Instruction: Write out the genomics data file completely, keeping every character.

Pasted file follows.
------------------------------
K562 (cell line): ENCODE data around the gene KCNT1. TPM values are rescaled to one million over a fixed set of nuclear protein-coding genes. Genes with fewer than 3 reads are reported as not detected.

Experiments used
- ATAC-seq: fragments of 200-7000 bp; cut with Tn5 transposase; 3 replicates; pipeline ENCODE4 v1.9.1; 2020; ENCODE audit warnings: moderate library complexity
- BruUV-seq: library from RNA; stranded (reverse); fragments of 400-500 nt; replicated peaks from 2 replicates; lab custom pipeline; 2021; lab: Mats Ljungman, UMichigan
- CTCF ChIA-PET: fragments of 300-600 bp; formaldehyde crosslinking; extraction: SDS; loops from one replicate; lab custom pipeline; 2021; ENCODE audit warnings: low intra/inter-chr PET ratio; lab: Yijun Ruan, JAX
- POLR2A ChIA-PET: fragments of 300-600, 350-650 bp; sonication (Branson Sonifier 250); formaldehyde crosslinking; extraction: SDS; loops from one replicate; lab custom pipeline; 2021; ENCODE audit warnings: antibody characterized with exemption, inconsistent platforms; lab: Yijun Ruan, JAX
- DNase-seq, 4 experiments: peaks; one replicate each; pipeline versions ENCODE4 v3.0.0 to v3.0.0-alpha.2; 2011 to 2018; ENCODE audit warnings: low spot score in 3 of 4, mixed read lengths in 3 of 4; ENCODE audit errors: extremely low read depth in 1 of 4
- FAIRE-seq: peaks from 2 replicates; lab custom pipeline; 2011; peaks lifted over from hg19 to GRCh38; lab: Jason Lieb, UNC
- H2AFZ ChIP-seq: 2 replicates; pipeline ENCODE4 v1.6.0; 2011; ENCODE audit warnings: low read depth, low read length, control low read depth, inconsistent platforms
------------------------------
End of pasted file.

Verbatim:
K562 (cell line): ENCODE data around the gene KCNT1. TPM values are rescaled to one million over a fixed set of nuclear protein-coding genes. Genes with fewer than 3 reads are reported as not detected.

Experiments used
- ATAC-seq: fragments of 200-7000 bp; cut with Tn5 transposase; 3 replicates; pipeline ENCODE4 v1.9.1; 2020; ENCODE audit warnings: moderate library complexity
- BruUV-seq: library from RNA; stranded (reverse); fragments of 400-500 nt; replicated peaks from 2 replicates; lab custom pipeline; 2021; lab: Mats Ljungman, UMichigan
- CTCF ChIA-PET: fragments of 300-600 bp; formaldehyde crosslinking; extraction: SDS; loops from one replicate; lab custom pipeline; 2021; ENCODE audit warnings: low intra/inter-chr PET ratio; lab: Yijun Ruan, JAX
- POLR2A ChIA-PET: fragments of 300-600, 350-650 bp; sonication (Branson Sonifier 250); formaldehyde crosslinking; extraction: SDS; loops from one replicate; lab custom pipeline; 2021; ENCODE audit warnings: antibody characterized with exemption, inconsistent platforms; lab: Yijun Ruan, JAX
- DNase-seq, 4 experiments: peaks; one replicate each; pipeline versions ENCODE4 v3.0.0 to v3.0.0-alpha.2; 2011 to 2018; ENCODE audit warnings: low spot score in 3 of 4, mixed read lengths in 3 of 4; ENCODE audit errors: extremely low read depth in 1 of 4
- FAIRE-seq: peaks from 2 replicates; lab custom pipeline; 2011; peaks lifted over from hg19 to GRCh38; lab: Jason Lieb, UNC
- H2AFZ ChIP-seq: 2 replicates; pipeline ENCODE4 v1.6.0; 2011; ENCODE audit warnings: low read depth, low read length, control low read depth, inconsistent platforms